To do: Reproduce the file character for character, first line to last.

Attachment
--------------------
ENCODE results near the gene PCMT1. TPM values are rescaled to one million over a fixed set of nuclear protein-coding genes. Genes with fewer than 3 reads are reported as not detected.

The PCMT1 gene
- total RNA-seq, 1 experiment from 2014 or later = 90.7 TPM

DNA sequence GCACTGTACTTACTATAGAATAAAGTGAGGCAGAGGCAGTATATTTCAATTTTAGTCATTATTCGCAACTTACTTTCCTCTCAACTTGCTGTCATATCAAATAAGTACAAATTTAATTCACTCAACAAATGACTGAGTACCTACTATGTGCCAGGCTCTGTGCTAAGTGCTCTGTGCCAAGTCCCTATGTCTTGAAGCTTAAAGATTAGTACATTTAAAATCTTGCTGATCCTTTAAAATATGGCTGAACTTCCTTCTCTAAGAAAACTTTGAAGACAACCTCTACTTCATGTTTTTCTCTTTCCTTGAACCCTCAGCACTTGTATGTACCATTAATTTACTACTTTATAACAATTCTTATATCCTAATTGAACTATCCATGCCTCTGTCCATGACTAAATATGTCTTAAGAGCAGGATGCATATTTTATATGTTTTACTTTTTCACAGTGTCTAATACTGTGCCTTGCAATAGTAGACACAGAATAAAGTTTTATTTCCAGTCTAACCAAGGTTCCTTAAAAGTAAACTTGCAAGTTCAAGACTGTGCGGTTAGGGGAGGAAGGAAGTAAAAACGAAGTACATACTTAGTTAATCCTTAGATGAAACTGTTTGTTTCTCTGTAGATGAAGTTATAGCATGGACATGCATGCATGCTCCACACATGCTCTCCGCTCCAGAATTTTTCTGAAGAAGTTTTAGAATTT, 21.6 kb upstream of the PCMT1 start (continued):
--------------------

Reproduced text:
ENCODE results near the gene PCMT1. TPM values are rescaled to one million over a fixed set of nuclear protein-coding genes. Genes with fewer than 3 reads are reported as not detected.

The PCMT1 gene
- total RNA-seq, 1 experiment from 2014 or later = 90.7 TPM

DNA sequence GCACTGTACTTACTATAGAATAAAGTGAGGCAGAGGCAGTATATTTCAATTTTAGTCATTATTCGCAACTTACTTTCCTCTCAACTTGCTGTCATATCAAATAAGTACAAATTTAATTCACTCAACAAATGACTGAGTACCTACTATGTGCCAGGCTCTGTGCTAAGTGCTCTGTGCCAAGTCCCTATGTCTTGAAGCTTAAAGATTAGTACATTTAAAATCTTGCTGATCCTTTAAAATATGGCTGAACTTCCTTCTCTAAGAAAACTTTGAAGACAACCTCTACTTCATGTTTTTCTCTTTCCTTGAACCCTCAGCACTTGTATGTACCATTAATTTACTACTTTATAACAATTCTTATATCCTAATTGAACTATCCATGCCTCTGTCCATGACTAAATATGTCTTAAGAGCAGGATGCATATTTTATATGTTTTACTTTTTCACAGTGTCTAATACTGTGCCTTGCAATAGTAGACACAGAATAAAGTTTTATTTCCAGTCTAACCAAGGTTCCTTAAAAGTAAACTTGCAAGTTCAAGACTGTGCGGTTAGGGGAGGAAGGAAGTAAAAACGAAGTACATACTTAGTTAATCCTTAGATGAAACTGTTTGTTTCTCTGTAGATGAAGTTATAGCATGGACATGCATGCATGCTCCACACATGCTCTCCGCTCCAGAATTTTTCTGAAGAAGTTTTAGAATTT, 21.6 kb upstream of the PCMT1 start (continued):